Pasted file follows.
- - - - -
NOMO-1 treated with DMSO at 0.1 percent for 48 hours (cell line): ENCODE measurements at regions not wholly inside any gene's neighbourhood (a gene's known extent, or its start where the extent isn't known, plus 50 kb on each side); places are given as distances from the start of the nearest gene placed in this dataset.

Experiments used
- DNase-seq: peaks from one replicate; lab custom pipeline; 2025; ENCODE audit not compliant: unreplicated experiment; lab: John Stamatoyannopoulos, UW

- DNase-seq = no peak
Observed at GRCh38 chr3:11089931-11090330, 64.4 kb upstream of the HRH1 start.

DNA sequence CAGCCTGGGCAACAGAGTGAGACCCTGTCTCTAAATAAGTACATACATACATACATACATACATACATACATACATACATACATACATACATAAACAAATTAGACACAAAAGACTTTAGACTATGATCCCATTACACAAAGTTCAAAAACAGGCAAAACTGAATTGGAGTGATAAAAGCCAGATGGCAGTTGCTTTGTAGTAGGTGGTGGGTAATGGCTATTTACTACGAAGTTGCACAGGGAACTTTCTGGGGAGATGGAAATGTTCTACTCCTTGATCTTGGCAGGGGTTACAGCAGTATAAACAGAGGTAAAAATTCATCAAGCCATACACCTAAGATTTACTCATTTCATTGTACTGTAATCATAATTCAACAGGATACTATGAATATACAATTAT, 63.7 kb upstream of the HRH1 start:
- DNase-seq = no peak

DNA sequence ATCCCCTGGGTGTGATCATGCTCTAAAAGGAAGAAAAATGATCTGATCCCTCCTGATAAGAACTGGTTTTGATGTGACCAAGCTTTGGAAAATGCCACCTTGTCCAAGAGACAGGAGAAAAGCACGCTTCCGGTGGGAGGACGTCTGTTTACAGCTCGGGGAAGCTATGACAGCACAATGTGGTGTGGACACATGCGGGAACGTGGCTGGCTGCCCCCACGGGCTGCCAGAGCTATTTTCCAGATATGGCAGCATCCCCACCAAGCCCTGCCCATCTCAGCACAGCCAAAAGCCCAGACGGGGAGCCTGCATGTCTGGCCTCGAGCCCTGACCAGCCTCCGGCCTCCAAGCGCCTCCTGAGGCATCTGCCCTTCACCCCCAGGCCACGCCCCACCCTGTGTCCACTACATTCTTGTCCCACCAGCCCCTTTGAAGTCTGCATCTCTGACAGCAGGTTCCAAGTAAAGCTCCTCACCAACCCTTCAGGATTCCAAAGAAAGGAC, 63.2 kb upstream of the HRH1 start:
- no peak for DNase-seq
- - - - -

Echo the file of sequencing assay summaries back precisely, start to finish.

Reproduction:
NOMO-1 treated with DMSO at 0.1 percent for 48 hours (cell line): ENCODE measurements at regions not wholly inside any gene's neighbourhood (a gene's known extent, or its start where the extent isn't known, plus 50 kb on each side); places are given as distances from the start of the nearest gene placed in this dataset.

Experiments used
- DNase-seq: peaks from one replicate; lab custom pipeline; 2025; ENCODE audit not compliant: unreplicated experiment; lab: John Stamatoyannopoulos, UW

- DNase-seq = no peak
Observed at GRCh38 chr3:11089931-11090330, 64.4 kb upstream of the HRH1 start.

DNA sequence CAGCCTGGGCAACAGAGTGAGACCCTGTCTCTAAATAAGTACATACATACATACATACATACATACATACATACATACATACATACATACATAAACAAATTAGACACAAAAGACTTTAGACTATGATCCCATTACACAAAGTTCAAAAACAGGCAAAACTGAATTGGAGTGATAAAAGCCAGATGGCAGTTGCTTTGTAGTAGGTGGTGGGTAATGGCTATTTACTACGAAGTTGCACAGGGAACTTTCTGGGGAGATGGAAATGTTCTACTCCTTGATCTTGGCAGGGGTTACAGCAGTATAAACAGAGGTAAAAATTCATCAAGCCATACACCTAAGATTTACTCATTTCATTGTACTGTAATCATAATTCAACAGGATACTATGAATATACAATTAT, 63.7 kb upstream of the HRH1 start:
- DNase-seq = no peak

DNA sequence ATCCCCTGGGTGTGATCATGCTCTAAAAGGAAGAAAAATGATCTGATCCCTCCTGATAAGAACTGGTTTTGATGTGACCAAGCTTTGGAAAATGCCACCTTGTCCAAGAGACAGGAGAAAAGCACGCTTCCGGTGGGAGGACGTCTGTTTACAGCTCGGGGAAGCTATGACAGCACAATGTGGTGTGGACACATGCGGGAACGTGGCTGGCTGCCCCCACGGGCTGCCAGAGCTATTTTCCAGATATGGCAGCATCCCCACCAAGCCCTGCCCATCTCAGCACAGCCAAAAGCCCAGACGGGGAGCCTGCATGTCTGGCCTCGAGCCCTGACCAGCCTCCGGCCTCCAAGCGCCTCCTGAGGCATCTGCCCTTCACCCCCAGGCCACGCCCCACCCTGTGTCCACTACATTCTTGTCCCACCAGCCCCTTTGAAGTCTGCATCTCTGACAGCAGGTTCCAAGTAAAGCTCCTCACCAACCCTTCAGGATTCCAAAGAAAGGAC, 63.2 kb upstream of the HRH1 start:
- no peak for DNase-seq